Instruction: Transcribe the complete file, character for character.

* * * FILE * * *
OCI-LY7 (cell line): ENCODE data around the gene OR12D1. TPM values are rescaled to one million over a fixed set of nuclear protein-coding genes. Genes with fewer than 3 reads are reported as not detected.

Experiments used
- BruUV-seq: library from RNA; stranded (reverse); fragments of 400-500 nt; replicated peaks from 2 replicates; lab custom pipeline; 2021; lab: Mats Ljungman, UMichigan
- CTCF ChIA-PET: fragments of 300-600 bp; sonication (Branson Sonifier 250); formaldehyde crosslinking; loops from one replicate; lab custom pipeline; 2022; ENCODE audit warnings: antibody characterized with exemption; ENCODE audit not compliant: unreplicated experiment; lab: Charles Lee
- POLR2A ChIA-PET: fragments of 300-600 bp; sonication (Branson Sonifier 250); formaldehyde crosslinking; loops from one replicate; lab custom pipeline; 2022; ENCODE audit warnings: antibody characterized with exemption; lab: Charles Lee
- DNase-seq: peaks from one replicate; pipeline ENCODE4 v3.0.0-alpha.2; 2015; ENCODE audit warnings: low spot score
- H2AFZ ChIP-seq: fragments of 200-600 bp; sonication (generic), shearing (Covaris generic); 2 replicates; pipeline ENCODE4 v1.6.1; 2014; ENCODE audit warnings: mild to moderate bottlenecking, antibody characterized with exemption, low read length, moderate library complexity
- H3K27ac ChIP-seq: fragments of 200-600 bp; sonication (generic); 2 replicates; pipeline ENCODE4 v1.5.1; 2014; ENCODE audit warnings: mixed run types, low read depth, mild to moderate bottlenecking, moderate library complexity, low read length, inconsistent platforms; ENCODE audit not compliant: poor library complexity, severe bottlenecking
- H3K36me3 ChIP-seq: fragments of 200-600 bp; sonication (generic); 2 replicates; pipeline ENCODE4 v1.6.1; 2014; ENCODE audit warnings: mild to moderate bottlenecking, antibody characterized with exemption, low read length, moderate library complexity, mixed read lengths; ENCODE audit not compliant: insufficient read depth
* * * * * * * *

OCI-LY7 (cell line): ENCODE data around the gene OR12D1. TPM values are rescaled to one million over a fixed set of nuclear protein-coding genes. Genes with fewer than 3 reads are reported as not detected.

Experiments used
- BruUV-seq: library from RNA; stranded (reverse); fragments of 400-500 nt; replicated peaks from 2 replicates; lab custom pipeline; 2021; lab: Mats Ljungman, UMichigan
- CTCF ChIA-PET: fragments of 300-600 bp; sonication (Branson Sonifier 250); formaldehyde crosslinking; loops from one replicate; lab custom pipeline; 2022; ENCODE audit warnings: antibody characterized with exemption; ENCODE audit not compliant: unreplicated experiment; lab: Charles Lee
- POLR2A ChIA-PET: fragments of 300-600 bp; sonication (Branson Sonifier 250); formaldehyde crosslinking; loops from one replicate; lab custom pipeline; 2022; ENCODE audit warnings: antibody characterized with exemption; lab: Charles Lee
- DNase-seq: peaks from one replicate; pipeline ENCODE4 v3.0.0-alpha.2; 2015; ENCODE audit warnings: low spot score
- H2AFZ ChIP-seq: fragments of 200-600 bp; sonication (generic), shearing (Covaris generic); 2 replicates; pipeline ENCODE4 v1.6.1; 2014; ENCODE audit warnings: mild to moderate bottlenecking, antibody characterized with exemption, low read length, moderate library complexity
- H3K27ac ChIP-seq: fragments of 200-600 bp; sonication (generic); 2 replicates; pipeline ENCODE4 v1.5.1; 2014; ENCODE audit warnings: mixed run types, low read depth, mild to moderate bottlenecking, moderate library complexity, low read length, inconsistent platforms; ENCODE audit not compliant: poor library complexity, severe bottlenecking
- H3K36me3 ChIP-seq: fragments of 200-600 bp; sonication (generic); 2 replicates; pipeline ENCODE4 v1.6.1; 2014; ENCODE audit warnings: mild to moderate bottlenecking, antibody characterized with exemption, low read length, moderate library complexity, mixed read lengths; ENCODE audit not compliant: insufficient read depth